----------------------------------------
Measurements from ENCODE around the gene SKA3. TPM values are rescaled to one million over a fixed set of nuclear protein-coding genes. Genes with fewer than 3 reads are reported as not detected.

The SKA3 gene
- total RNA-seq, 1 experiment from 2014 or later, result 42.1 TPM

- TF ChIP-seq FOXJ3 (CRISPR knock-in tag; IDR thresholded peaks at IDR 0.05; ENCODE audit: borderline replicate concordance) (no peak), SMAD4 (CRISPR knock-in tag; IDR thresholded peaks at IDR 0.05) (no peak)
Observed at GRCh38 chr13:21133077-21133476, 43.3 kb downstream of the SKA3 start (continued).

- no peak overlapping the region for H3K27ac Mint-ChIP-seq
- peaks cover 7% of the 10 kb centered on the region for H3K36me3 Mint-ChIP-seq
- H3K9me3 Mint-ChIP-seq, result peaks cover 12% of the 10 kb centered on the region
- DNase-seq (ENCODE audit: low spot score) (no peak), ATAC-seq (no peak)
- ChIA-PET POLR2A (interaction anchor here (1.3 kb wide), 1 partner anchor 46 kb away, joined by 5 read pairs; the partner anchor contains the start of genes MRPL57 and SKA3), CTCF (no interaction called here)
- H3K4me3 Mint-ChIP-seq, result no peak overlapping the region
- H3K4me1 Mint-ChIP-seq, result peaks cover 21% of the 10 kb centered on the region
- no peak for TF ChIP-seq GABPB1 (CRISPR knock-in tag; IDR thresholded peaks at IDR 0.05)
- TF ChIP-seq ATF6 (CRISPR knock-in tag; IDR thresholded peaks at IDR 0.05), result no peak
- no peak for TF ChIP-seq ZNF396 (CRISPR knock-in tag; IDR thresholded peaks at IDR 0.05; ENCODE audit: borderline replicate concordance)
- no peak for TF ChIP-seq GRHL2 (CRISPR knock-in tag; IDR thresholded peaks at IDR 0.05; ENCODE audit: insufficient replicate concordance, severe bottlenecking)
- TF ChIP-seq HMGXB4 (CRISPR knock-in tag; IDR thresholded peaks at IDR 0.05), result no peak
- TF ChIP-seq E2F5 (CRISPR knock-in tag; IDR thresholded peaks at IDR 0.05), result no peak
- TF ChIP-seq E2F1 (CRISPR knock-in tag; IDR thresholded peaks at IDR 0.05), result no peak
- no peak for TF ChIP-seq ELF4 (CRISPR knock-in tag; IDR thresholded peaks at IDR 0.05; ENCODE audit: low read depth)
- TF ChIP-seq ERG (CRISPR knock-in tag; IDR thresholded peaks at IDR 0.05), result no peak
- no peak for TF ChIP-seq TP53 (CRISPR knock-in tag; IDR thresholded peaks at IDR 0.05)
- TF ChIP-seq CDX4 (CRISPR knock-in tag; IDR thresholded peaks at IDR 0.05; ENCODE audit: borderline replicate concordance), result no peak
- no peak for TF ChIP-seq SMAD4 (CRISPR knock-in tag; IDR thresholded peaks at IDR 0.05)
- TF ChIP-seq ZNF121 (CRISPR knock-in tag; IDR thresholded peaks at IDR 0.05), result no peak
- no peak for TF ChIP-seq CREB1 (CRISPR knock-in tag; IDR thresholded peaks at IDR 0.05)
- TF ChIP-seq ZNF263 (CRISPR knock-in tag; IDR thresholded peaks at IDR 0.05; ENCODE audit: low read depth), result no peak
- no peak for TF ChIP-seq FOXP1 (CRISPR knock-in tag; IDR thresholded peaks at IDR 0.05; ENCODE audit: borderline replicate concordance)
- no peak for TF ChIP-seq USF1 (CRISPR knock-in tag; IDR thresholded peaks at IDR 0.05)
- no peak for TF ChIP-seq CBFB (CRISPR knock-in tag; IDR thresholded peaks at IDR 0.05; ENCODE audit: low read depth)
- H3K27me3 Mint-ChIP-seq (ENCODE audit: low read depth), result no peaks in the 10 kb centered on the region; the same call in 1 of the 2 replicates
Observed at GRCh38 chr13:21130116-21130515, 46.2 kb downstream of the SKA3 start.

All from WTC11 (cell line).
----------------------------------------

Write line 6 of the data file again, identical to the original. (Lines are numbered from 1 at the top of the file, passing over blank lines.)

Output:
- no peak overlapping the region for H3K27ac Mint-ChIP-seq